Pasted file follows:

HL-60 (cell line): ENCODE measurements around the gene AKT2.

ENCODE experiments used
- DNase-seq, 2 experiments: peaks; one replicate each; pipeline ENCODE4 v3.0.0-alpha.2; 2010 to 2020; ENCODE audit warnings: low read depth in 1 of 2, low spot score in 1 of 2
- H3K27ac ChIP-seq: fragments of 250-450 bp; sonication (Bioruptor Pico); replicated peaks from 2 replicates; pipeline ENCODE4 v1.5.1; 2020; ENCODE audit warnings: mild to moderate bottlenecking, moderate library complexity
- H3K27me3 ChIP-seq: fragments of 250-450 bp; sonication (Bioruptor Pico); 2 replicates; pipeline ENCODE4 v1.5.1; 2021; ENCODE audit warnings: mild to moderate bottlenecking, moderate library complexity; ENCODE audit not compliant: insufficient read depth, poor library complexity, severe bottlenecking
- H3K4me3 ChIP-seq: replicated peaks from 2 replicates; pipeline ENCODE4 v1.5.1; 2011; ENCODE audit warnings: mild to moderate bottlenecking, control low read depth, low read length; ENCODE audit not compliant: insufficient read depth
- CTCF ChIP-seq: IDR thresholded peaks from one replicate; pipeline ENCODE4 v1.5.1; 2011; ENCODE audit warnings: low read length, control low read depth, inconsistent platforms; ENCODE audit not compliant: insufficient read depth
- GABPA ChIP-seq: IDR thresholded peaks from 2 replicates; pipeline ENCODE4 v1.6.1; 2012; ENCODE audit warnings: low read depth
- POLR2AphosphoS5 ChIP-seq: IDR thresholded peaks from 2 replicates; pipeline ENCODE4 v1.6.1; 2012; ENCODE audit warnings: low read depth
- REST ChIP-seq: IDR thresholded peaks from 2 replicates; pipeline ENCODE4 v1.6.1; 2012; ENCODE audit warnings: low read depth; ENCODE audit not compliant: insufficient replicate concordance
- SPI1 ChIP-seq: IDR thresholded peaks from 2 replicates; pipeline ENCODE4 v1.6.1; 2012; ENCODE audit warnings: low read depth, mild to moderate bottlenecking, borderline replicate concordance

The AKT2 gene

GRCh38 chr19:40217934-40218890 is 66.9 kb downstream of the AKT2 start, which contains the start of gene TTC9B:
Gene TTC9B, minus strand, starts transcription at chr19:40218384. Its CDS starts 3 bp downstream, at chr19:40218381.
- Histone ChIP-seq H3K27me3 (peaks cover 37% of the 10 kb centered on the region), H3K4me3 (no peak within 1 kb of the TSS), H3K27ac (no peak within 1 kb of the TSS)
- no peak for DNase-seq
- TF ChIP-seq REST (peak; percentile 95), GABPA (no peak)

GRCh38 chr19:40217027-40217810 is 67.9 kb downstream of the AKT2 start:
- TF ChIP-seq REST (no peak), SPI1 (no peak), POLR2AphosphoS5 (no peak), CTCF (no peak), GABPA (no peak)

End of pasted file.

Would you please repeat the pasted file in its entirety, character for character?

HL-60 (cell line): ENCODE measurements around the gene AKT2.

ENCODE experiments used
- DNase-seq, 2 experiments: peaks; one replicate each; pipeline ENCODE4 v3.0.0-alpha.2; 2010 to 2020; ENCODE audit warnings: low read depth in 1 of 2, low spot score in 1 of 2
- H3K27ac ChIP-seq: fragments of 250-450 bp; sonication (Bioruptor Pico); replicated peaks from 2 replicates; pipeline ENCODE4 v1.5.1; 2020; ENCODE audit warnings: mild to moderate bottlenecking, moderate library complexity
- H3K27me3 ChIP-seq: fragments of 250-450 bp; sonication (Bioruptor Pico); 2 replicates; pipeline ENCODE4 v1.5.1; 2021; ENCODE audit warnings: mild to moderate bottlenecking, moderate library complexity; ENCODE audit not compliant: insufficient read depth, poor library complexity, severe bottlenecking
- H3K4me3 ChIP-seq: replicated peaks from 2 replicates; pipeline ENCODE4 v1.5.1; 2011; ENCODE audit warnings: mild to moderate bottlenecking, control low read depth, low read length; ENCODE audit not compliant: insufficient read depth
- CTCF ChIP-seq: IDR thresholded peaks from one replicate; pipeline ENCODE4 v1.5.1; 2011; ENCODE audit warnings: low read length, control low read depth, inconsistent platforms; ENCODE audit not compliant: insufficient read depth
- GABPA ChIP-seq: IDR thresholded peaks from 2 replicates; pipeline ENCODE4 v1.6.1; 2012; ENCODE audit warnings: low read depth
- POLR2AphosphoS5 ChIP-seq: IDR thresholded peaks from 2 replicates; pipeline ENCODE4 v1.6.1; 2012; ENCODE audit warnings: low read depth
- REST ChIP-seq: IDR thresholded peaks from 2 replicates; pipeline ENCODE4 v1.6.1; 2012; ENCODE audit warnings: low read depth; ENCODE audit not compliant: insufficient replicate concordance
- SPI1 ChIP-seq: IDR thresholded peaks from 2 replicates; pipeline ENCODE4 v1.6.1; 2012; ENCODE audit warnings: low read depth, mild to moderate bottlenecking, borderline replicate concordance

The AKT2 gene

GRCh38 chr19:40217934-40218890 is 66.9 kb downstream of the AKT2 start, which contains the start of gene TTC9B:
Gene TTC9B, minus strand, starts transcription at chr19:40218384. Its CDS starts 3 bp downstream, at chr19:40218381.
- Histone ChIP-seq H3K27me3 (peaks cover 37% of the 10 kb centered on the region), H3K4me3 (no peak within 1 kb of the TSS), H3K27ac (no peak within 1 kb of the TSS)
- no peak for DNase-seq
- TF ChIP-seq REST (peak; percentile 95), GABPA (no peak)

GRCh38 chr19:40217027-40217810 is 67.9 kb downstream of the AKT2 start:
- TF ChIP-seq REST (no peak), SPI1 (no peak), POLR2AphosphoS5 (no peak), CTCF (no peak), GABPA (no peak)